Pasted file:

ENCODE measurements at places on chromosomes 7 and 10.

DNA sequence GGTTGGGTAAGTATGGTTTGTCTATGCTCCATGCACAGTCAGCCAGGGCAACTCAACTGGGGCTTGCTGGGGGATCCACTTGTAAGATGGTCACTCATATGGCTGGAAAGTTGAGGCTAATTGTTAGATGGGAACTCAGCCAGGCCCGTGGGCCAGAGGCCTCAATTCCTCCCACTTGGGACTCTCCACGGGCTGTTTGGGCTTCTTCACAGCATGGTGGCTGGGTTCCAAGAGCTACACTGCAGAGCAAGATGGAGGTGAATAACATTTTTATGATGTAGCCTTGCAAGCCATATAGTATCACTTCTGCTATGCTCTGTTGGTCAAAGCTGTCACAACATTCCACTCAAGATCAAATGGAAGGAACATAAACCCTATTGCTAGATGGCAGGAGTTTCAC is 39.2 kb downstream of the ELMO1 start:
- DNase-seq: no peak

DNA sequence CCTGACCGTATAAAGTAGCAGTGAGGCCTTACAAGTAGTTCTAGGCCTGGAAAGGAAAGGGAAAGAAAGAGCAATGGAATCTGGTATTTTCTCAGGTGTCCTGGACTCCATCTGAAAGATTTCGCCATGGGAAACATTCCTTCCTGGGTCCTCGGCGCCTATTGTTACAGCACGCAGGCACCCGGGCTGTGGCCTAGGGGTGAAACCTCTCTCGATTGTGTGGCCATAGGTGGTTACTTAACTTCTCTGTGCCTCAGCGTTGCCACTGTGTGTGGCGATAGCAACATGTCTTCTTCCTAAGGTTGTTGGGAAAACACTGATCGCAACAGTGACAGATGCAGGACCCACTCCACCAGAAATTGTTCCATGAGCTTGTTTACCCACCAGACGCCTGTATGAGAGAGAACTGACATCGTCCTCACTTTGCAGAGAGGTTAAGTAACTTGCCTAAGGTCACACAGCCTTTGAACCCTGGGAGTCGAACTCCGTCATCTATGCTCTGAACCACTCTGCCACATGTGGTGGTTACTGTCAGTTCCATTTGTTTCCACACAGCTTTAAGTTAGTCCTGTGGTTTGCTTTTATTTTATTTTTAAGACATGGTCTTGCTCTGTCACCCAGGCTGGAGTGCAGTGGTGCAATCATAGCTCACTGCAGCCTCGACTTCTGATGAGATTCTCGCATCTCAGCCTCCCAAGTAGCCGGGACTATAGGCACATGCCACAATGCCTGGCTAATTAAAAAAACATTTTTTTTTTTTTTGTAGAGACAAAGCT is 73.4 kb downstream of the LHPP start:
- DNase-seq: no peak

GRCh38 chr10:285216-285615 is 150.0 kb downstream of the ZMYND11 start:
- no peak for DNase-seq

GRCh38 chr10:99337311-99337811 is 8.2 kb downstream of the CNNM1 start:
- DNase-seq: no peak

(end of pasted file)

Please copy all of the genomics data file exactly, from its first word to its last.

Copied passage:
ENCODE measurements at places on chromosomes 7 and 10.

DNA sequence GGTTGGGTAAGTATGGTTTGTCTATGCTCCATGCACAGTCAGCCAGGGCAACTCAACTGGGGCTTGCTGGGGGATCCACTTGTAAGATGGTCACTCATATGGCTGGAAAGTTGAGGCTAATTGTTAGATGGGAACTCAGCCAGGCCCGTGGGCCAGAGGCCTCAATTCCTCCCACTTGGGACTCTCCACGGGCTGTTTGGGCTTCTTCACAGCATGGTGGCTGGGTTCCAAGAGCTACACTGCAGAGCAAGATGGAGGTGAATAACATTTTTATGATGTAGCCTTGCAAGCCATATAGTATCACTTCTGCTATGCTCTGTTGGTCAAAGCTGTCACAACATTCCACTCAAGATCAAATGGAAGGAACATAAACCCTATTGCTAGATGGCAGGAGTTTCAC is 39.2 kb downstream of the ELMO1 start:
- DNase-seq: no peak

DNA sequence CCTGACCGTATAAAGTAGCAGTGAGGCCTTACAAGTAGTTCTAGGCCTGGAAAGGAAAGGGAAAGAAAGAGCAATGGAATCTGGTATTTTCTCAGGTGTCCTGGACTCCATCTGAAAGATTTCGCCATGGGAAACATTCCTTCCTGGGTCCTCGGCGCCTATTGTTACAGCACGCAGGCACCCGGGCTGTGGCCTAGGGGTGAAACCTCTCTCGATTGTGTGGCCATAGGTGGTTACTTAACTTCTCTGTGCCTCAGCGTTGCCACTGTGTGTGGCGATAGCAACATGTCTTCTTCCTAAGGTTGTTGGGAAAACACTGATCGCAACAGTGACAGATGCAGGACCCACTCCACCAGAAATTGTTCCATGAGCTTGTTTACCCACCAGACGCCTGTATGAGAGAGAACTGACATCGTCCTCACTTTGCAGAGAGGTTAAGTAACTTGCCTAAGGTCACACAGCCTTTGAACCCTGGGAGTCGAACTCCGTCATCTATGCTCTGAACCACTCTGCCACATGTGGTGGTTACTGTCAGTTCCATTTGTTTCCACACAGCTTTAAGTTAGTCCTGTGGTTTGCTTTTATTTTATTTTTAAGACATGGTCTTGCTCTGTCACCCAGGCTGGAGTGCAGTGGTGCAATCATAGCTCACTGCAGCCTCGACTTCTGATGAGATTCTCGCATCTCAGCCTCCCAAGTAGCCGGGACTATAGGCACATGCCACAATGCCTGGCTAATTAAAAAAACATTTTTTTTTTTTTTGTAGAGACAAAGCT is 73.4 kb downstream of the LHPP start:
- DNase-seq: no peak

GRCh38 chr10:285216-285615 is 150.0 kb downstream of the ZMYND11 start:
- no peak for DNase-seq

GRCh38 chr10:99337311-99337811 is 8.2 kb downstream of the CNNM1 start:
- DNase-seq: no peak